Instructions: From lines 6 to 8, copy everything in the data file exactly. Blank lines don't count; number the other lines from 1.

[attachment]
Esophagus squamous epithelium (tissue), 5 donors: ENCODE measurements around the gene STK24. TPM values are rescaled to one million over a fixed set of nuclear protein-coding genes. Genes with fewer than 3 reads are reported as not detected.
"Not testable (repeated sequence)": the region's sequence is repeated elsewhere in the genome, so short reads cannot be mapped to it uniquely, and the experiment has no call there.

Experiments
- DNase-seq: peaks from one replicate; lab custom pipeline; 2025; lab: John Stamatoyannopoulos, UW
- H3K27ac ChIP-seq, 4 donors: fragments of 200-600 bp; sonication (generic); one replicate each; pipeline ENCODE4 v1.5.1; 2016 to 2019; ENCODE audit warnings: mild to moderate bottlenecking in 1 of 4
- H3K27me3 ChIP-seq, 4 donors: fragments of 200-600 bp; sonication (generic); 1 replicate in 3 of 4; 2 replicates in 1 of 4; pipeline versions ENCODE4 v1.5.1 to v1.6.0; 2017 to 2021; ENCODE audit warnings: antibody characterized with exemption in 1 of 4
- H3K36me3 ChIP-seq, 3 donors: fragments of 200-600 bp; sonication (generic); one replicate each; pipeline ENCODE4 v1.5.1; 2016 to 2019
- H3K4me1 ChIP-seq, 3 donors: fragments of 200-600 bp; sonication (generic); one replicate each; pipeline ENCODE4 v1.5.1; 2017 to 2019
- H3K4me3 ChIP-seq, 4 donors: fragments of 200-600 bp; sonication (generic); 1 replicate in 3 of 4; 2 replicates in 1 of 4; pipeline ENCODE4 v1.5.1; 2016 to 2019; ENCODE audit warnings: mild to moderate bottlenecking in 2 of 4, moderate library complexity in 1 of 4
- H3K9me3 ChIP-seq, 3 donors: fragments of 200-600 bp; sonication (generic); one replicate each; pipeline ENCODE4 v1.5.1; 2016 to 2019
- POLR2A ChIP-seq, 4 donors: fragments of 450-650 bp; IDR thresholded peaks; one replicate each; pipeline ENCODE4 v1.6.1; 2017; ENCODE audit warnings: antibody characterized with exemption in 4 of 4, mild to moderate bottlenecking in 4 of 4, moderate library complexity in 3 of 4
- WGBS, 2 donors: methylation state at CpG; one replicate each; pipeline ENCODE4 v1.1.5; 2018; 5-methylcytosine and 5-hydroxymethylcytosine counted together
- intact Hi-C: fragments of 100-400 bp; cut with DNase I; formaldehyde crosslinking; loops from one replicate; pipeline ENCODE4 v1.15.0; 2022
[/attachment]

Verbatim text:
- H3K27me3 ChIP-seq, 4 donors: fragments of 200-600 bp; sonication (generic); 1 replicate in 3 of 4; 2 replicates in 1 of 4; pipeline versions ENCODE4 v1.5.1 to v1.6.0; 2017 to 2021; ENCODE audit warnings: antibody characterized with exemption in 1 of 4
- H3K36me3 ChIP-seq, 3 donors: fragments of 200-600 bp; sonication (generic); one replicate each; pipeline ENCODE4 v1.5.1; 2016 to 2019
- H3K4me1 ChIP-seq, 3 donors: fragments of 200-600 bp; sonication (generic); one replicate each; pipeline ENCODE4 v1.5.1; 2017 to 2019